I cannot confirm that there will be no financial saving, because there will be a reduction in that statutory structure. If the LSC does not have two statutory committees, we expect it to consider replacing them with a single committee. There may be a minor financial saving to the sub-committee of the LSC national council itself. That single committee may look in the round at all the interrelated issues to do with the needs of young people, adults and the FE sector work force. We are taking other measures, which may involve expenditure, to strengthen the voice of learners generally in learning and skills.
Clause 7, to which we shall come later, makes new provision for the LSC to consult learners. We will also recruit and appoint a learner to the national council in due course—possibly this autumn—and we expect each of the regional committees, which we debated earlier, to include a learner. In addition, we will use the national learner panel and other learner networks to ensure that the learner voice is heard. We also expect the LSC to convene regular stakeholder forums and advise the council. It may even establish time-limited groups to look at specific concerns and make recommendations on the way forward. To take one example, in November 2006, the non-statutory working together strategy committee focused on the council’s work with the voluntary and community sector—the third sector.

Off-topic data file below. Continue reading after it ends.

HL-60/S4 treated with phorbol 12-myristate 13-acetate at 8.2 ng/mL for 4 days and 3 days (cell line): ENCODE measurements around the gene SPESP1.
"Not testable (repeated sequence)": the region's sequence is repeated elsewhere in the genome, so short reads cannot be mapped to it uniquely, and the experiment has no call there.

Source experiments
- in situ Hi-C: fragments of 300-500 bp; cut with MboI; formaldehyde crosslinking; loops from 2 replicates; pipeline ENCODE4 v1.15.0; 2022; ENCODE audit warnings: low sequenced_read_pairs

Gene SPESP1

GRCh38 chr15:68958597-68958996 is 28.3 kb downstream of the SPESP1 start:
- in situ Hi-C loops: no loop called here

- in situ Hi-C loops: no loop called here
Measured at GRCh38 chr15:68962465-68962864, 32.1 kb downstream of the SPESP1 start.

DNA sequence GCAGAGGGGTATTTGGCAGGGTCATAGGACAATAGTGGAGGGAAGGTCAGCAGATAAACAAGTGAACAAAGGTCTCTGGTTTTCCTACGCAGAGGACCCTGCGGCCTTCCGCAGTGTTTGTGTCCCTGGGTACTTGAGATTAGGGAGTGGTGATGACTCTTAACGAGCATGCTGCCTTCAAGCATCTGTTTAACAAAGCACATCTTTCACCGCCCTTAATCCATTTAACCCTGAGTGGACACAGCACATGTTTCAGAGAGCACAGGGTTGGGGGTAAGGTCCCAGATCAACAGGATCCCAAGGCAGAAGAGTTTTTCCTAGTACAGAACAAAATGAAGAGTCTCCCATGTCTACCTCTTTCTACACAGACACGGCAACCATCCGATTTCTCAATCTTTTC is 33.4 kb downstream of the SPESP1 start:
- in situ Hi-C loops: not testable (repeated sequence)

I cannot guarantee that there will be savings or costs either way. However, in removing the statutory requirement for the two committees, we expect that the LSC will provide a range of new measures to consult learners and hear their voice during its deliberations.